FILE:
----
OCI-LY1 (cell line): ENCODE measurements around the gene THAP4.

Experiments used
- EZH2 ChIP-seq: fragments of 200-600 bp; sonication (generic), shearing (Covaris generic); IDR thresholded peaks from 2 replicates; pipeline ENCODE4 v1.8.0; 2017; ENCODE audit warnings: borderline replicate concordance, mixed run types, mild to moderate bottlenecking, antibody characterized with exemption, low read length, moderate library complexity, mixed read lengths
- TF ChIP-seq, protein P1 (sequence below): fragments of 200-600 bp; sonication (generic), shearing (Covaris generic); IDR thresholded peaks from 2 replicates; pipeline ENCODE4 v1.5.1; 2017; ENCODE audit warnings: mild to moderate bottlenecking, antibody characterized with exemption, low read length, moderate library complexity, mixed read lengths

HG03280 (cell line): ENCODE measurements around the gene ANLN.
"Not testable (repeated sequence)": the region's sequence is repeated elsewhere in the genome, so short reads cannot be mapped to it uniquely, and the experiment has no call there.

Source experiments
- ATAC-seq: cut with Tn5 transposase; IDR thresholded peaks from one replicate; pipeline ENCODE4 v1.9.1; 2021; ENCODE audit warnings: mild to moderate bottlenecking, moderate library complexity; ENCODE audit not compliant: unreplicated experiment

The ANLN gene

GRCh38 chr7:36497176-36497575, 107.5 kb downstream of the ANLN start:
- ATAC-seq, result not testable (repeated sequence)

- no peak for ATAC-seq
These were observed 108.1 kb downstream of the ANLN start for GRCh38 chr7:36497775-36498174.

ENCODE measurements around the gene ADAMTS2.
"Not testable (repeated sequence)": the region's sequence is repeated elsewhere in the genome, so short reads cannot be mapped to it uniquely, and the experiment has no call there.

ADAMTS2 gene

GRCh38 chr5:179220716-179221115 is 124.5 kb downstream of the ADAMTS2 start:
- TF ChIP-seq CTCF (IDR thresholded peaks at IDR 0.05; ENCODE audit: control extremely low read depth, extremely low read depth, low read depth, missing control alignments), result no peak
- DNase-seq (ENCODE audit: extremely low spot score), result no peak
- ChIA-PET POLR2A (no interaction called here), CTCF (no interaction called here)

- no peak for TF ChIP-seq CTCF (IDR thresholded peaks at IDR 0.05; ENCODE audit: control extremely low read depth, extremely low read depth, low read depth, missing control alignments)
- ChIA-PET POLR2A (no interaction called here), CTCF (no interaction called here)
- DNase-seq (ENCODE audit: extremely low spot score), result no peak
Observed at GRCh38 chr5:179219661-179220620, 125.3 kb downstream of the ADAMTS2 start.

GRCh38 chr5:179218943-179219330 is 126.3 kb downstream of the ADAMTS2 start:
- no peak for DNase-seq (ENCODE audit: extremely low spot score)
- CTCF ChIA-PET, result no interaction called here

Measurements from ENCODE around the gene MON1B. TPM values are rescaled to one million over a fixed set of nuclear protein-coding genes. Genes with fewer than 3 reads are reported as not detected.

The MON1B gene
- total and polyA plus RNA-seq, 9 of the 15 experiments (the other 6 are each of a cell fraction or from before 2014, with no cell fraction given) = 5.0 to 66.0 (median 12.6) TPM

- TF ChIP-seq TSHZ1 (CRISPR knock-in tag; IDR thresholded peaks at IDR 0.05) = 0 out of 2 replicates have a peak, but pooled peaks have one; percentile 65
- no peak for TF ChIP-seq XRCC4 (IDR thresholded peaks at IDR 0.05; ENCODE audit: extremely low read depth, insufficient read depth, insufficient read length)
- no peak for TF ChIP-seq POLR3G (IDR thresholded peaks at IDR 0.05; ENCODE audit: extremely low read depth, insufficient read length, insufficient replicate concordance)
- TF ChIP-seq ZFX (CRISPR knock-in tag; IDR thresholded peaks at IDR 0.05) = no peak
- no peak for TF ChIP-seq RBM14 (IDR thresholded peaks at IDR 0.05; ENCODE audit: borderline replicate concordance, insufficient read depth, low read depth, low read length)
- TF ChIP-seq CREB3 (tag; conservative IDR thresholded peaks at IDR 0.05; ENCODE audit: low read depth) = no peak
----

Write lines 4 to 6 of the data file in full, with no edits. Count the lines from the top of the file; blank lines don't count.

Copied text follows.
- TF ChIP-seq, protein P1 (sequence below): fragments of 200-600 bp; sonication (generic), shearing (Covaris generic); IDR thresholded peaks from 2 replicates; pipeline ENCODE4 v1.5.1; 2017; ENCODE audit warnings: mild to moderate bottlenecking, antibody characterized with exemption, low read length, moderate library complexity, mixed read lengths

HG03280 (cell line): ENCODE measurements around the gene ANLN.
"Not testable (repeated sequence)": the region's sequence is repeated elsewhere in the genome, so short reads cannot be mapped to it uniquely, and the experiment has no call there.